2. In contrast, there was poor temporal correlation between anthropogenic CO2 emissions and both global CO2 and temperature.

3. While anthropogenic CO2 was emitted overwhelmingly from the northern hemisphere, the time sequence of ocean temperature variation commenced in the Southern Hemisphere, reasonably close to the equator, then spread north and south to the poles, always preceding the global CO2 time sequence.

These carefully determined temporal sequences and correlations, based squarely on the published temperature and CO2 data, clearly indicate a causal sequence in which global temperature changes PRECEDE global CO2 changes by 9-12 months, commencing with changes in the ocean surface temperature, then the land temperature, then the lower troposphere temperature. These observations are the complete OPPOSITE of what should be expected if anthropogenic CO2 emissions were driving both the global CO2 levels and then causing a secondary increase in temperatures.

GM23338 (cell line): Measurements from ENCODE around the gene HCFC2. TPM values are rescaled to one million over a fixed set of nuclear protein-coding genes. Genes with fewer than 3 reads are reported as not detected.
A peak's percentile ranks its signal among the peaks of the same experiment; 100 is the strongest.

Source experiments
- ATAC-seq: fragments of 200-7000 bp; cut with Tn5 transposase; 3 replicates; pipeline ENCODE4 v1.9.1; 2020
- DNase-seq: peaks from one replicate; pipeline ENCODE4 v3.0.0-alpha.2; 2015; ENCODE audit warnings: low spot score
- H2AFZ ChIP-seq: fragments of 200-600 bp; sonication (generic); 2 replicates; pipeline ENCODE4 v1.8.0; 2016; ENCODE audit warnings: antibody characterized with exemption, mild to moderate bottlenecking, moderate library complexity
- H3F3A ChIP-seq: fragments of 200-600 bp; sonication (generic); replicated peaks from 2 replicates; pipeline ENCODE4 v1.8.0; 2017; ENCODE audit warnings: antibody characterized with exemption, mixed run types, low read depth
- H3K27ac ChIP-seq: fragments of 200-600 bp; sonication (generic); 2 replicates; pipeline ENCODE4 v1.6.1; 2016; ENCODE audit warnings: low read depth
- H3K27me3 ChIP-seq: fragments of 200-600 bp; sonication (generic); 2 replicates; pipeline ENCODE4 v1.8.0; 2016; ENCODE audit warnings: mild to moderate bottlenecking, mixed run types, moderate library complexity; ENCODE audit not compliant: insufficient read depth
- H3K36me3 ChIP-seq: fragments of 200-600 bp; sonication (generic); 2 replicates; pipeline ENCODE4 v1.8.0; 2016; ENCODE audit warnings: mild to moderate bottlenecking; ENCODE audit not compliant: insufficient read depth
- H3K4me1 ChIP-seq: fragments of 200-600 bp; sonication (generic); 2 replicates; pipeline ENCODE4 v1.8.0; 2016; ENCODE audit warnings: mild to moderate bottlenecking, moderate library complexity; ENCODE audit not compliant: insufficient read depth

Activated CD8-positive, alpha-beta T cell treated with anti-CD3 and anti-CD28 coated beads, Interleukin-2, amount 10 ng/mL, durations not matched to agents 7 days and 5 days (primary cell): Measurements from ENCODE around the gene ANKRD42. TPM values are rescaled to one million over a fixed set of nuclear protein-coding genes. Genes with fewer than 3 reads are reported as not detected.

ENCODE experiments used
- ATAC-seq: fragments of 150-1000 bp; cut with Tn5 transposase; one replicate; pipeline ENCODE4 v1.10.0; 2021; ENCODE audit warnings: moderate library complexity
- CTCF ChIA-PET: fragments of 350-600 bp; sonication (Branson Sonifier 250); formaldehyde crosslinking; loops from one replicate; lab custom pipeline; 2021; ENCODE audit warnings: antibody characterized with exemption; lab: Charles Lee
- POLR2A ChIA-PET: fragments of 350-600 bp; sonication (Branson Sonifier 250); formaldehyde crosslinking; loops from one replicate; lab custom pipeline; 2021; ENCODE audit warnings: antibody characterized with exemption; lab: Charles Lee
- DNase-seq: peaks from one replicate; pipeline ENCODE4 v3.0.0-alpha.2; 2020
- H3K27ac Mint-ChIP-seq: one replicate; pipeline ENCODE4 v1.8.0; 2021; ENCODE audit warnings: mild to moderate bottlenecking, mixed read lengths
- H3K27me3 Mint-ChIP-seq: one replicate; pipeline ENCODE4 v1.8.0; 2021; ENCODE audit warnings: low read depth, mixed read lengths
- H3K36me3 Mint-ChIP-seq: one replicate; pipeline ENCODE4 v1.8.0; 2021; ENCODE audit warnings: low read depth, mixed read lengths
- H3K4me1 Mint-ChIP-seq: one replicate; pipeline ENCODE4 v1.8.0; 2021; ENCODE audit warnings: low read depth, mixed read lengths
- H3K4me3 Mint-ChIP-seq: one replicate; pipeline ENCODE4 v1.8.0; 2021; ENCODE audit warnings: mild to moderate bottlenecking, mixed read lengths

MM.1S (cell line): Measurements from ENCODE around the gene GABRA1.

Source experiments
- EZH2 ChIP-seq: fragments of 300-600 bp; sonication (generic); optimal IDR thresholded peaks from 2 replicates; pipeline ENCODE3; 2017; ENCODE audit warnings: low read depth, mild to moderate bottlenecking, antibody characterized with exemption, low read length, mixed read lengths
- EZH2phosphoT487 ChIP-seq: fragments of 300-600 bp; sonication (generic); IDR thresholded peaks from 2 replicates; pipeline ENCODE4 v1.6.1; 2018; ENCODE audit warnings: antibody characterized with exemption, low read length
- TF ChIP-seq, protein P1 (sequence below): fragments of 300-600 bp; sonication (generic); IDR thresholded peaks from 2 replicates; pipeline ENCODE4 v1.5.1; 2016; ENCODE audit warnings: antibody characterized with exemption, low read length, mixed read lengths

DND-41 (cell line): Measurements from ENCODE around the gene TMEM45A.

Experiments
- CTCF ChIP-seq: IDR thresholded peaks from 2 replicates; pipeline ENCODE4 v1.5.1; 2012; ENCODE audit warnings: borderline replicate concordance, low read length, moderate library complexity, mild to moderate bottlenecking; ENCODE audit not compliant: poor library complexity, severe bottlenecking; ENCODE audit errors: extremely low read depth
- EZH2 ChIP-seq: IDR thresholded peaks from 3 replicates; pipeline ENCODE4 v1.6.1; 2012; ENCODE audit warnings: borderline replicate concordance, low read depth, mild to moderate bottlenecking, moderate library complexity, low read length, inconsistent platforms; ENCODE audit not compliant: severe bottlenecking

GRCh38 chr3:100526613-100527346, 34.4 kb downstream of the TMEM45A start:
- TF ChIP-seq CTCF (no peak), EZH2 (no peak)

So, while I appreciate the energy balance and other arguments advanced above, causality requires a demonstrated temporal sequence of changes that the data I describe here simply do not support. I would be very interested in your explanation for these observations.

[TD] Humlum is wrong. Type "Humlum" into the Search field at the top left of this (or any) SkepticalScience page.

mkrichew:Having difficulty understanding how 2.4 ppm change annually ( or 19 billion tons ) atmospheric CO2 translates to delta Catm = 18 billion tons.

I would say it is a bit lax to substitute 18 for 19 within the OP but given the situation the OP describes, it makes zero difference to the argument presented. The "19 billion tons" figure in the OP is described as "roughly" the &DeltaCatm required to give a +2.4ppm(v) increase which is given as the rate of CO2 increase "recently."